Ex-Delta Force Commanding General: Sending military to fight Ebola 'misuse' of soldiers


(by Jerome R. Corsi, WND) -- Sending American troops to combat Ebola in Liberia is “an absolute misuse of the U.S. military,” contends retired Lt. Gen. William G. Boykin.

“The health mission in Liberia would be better accomplished by private-sector NGOs (Non-Governmental Organizations), including the French organization Médecins San Frontières, Doctors without Borders, among others, or by some other U.S. government agency such as the Department of Health and Human Services,” he stressed.

Boykin was the deputy under secretary of defense for intelligence under President George W. Bush from 2002 to 2007. His 36-year military career included 13 years in the Delta Force, with two years as its commander.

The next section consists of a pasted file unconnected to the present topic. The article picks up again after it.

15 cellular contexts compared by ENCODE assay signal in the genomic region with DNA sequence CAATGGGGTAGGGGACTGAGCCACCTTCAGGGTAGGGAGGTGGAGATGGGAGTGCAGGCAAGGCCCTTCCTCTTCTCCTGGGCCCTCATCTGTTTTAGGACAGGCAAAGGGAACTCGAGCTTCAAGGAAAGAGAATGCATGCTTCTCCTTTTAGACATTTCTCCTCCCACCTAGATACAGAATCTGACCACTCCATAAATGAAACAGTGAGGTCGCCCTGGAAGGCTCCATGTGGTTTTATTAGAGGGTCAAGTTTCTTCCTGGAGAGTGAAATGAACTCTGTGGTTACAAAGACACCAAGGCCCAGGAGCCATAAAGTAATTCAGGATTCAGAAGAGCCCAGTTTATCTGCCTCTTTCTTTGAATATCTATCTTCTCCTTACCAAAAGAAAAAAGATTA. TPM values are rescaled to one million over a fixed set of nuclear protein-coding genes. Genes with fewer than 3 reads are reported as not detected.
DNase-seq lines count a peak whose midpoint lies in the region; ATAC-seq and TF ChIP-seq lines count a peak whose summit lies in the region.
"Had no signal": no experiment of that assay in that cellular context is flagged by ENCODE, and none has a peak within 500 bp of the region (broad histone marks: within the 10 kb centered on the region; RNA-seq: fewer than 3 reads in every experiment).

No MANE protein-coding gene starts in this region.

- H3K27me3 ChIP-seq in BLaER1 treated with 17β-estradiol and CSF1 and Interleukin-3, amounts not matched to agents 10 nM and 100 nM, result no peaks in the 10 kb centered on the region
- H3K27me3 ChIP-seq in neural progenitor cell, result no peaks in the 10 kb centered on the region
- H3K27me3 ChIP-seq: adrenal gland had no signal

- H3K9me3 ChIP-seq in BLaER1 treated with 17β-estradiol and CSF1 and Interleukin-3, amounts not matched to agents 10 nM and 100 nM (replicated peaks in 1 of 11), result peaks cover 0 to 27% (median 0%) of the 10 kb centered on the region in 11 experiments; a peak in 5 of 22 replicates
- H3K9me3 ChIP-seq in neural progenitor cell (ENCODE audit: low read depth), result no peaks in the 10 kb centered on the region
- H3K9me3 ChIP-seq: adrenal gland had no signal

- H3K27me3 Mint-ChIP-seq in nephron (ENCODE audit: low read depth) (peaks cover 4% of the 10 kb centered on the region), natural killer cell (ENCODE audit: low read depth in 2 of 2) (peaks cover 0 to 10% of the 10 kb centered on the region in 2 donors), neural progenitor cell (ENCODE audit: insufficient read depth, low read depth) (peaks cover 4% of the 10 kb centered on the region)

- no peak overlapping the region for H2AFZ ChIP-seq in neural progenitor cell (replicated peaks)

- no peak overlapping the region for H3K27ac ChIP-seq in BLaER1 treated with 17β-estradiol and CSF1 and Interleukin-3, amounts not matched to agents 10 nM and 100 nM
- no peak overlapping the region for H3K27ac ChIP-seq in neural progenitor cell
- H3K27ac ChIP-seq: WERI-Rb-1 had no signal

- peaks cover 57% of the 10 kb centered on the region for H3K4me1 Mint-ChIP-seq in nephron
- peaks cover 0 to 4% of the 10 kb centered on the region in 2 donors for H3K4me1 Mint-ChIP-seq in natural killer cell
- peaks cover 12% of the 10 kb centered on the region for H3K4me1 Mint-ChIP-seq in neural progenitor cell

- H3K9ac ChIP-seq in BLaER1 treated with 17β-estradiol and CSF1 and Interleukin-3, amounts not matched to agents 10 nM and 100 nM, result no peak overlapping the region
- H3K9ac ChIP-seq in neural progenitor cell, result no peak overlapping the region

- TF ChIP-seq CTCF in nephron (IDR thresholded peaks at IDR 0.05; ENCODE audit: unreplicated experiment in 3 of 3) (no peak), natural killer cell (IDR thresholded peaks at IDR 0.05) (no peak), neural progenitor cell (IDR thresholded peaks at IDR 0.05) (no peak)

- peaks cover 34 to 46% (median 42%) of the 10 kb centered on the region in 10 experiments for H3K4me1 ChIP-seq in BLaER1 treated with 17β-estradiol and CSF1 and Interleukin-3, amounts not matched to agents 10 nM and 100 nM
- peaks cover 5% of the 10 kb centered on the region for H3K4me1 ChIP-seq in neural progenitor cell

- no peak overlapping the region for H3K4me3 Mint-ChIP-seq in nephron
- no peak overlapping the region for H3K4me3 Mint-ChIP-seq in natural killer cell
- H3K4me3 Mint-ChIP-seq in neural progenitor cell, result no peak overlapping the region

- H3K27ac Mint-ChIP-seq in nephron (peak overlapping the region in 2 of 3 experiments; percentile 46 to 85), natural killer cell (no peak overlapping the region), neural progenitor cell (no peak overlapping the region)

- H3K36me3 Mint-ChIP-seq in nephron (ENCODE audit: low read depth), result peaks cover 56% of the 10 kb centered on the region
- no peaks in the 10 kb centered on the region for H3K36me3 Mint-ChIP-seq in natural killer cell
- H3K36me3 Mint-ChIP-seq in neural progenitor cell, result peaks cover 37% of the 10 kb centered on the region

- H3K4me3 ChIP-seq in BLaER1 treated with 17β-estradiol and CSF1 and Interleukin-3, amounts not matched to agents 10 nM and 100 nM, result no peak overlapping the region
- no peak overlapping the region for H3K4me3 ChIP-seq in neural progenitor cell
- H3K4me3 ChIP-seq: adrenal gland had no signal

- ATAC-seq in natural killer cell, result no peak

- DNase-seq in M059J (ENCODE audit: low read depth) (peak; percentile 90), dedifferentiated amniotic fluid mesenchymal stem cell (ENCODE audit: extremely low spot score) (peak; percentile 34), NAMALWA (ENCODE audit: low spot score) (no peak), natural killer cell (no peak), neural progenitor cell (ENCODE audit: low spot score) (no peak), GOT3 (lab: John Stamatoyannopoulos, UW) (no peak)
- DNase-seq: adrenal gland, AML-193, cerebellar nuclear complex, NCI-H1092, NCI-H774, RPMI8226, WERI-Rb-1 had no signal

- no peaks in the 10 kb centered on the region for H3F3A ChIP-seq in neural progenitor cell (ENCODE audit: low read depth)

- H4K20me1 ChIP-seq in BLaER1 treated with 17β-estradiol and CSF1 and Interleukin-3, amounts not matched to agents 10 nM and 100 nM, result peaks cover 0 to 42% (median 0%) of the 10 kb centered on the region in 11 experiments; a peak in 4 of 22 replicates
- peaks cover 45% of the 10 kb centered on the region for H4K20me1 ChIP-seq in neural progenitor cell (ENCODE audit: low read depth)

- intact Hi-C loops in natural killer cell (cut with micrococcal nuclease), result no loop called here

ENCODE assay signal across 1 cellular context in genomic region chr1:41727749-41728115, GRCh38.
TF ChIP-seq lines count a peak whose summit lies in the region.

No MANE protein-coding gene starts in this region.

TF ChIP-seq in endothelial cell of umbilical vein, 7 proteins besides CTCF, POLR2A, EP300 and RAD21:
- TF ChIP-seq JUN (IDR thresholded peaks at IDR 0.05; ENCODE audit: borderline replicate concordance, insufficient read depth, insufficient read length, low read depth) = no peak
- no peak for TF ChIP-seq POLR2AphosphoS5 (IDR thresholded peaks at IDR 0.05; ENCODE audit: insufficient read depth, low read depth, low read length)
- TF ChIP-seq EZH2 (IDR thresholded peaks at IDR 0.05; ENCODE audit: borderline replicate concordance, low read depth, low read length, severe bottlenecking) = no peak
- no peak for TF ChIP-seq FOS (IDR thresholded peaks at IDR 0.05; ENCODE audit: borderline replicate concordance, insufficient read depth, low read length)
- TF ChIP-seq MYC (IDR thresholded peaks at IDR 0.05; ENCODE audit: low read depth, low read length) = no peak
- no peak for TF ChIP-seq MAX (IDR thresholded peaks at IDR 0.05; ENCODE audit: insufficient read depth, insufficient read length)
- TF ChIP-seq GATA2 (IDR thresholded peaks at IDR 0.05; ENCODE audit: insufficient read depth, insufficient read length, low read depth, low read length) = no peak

“I believe it is a total misuse of the U.S. military’s capabilities at a time when the U.S. military is taking drastic budget cuts, it is extraordinarily thin and it is being recommitted to conflict in Iraq. I object to this quite strongly,” he said.

Boykin grasped for reasons to explain why the Obama administration was planning to use the U.S. military in the international health care crisis.

“In the final analysis, the military has organization and leadership, the two key things the Obama administration is probably looking for here,” he speculated.

“The military has a capability to deal with a chemical or biological attack, and some of that may be dual-purposed for dealing with this kind of epidemic.”

But he noted that in his 36 years of military experience, “I never dealt with any thing like this that had to do with a pandemic.”

Boykin expressed concern about the health risk for U.S. troops.

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